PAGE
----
SO LONG, SILVER SCREEN
Picturebox, 88 pages
reviewed by Gabriel Chazan
Every film is a ghost story. When we go to the theater, we see flickering images of things in the eternal past yet present which persistently haunt us. This observation cannot be avoided reading the French cartoonist Blutch’s new graphic essay/novel So Long, Silver Screen. With this book, Blutch summons the ghosts from his own filmgoing past to consider the film form. Death pervades the book from the very first panel in which a woman writes, “Adieu Paul Newman.” When the woman tells her lover Newman is dead, he reacts in disbelief: “it can’t be—I think about him every day” as if, by being captured onscreen, stars are immortal.
Blutch has decided to try his hand at film criticism. The book is largely comprised of discussions and arguments between a man and woman about film. We get all of the enduring debates—theater or film, how are women treated in film, and many more. In the discussion of why film is better than theater, the unnamed woman says that “movies give us something plays don’t…faces…and to top it off, dead people’s faces, too.” The book reminds us constantly of how films capture moments which will soon be past. In one chapter, the woman says that “film is a butterfly net for catching little girls.” One of the most gorgeous segments of the book is about Burt Lancaster. In one of the most powerful panels of the work, we see Lancaster as a trapeze artist finishing his act. In the next, a girl reads from A High Wind In Jamaica that “poor little Jako…fell plump on the deck and broke his neck. That was the end of him.”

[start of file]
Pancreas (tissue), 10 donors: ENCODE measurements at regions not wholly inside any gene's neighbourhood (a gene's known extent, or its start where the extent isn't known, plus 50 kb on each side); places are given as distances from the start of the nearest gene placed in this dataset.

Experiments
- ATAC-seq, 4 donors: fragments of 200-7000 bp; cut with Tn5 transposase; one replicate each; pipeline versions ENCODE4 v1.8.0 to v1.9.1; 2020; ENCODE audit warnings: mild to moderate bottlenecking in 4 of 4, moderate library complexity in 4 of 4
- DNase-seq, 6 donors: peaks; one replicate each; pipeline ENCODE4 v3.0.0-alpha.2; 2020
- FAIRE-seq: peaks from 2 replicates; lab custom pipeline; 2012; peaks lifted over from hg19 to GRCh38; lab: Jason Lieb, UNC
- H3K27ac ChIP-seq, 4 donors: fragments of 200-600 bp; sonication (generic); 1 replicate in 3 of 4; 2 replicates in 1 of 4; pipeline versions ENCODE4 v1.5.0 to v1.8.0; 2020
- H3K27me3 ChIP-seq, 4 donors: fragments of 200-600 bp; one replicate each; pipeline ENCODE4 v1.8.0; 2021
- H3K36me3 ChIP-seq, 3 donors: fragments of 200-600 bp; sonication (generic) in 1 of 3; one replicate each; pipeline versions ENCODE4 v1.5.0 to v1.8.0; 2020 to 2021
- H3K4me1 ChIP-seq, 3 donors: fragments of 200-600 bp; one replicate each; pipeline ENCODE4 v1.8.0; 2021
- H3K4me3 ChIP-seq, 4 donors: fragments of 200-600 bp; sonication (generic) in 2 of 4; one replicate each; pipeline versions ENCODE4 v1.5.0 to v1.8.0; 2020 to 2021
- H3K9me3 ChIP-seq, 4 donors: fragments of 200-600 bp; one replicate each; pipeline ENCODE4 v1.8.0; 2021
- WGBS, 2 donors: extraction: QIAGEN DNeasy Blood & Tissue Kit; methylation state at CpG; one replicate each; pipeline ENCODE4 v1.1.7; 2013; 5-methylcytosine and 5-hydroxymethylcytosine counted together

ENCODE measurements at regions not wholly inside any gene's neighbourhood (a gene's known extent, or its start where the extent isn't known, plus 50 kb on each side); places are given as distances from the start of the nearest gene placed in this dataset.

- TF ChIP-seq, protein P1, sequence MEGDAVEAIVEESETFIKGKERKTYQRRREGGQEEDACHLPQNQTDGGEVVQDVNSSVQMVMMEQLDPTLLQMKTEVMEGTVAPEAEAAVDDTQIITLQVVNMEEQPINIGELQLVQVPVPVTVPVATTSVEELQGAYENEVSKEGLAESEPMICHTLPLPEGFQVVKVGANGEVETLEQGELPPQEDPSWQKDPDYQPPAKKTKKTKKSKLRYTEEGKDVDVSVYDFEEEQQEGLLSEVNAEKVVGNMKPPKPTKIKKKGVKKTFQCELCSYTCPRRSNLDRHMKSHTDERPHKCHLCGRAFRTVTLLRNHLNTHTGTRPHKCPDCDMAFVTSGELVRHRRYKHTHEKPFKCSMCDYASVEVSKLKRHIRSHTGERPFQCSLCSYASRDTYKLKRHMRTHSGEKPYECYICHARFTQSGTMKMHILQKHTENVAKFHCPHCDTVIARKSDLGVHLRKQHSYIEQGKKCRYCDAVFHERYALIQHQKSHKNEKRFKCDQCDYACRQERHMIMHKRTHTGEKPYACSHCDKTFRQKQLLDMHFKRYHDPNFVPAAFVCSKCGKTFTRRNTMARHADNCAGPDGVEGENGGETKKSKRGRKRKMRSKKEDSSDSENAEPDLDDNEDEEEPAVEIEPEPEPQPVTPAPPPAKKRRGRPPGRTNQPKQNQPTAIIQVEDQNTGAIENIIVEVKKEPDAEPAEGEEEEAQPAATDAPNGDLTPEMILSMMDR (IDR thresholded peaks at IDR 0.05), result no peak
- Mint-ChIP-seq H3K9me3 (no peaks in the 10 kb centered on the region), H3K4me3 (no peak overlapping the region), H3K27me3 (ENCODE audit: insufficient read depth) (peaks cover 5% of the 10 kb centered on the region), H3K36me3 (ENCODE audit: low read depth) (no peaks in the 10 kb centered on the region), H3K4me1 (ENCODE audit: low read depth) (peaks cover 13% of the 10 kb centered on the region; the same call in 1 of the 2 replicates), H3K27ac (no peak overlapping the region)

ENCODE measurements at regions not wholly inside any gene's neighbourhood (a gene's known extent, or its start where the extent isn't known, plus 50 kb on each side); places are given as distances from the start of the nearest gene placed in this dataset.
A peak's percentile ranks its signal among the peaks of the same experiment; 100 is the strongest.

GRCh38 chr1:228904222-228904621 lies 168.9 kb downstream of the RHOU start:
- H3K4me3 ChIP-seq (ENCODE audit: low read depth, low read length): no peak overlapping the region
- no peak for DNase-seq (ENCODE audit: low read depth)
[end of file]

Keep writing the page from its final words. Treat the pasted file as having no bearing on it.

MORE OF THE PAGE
We are reminded that these seemingly immortal and strong men or icons on the screen will one day fall. Even the living figures whom Blutch invokes seem practically ghostly. In the last segment of the book we see Michel Piccoli, the iconic French actor who has managed to work with directors from Carax to Hitchcock and most recently with Nanni Moretti in We Have a Pope. The woman tells the man to “forget the movies” only to have Piccoli appear from the shadows, a ghost drawing focus. Piccoli is not a man but rather his own imposing image projected. The idea of film itself is becoming something of the past as we move away from actual film to digital projection, losing the palpable feeling of light moving through film stock to create shadows in motion. In So Long, Silver Screen, Blutch shows us not the people behind the screen but instead the ghosts made alive by the flickering light of the projector.
–August 8, 2013
Gabriel Chazan, a filmmaker and writer, is from Toronto, Canada. He is currently studying film history, filmmaking and poetry at Sarah Lawrence College. He writes on film at Home Movies: The Sarah Lawrence Film Journal.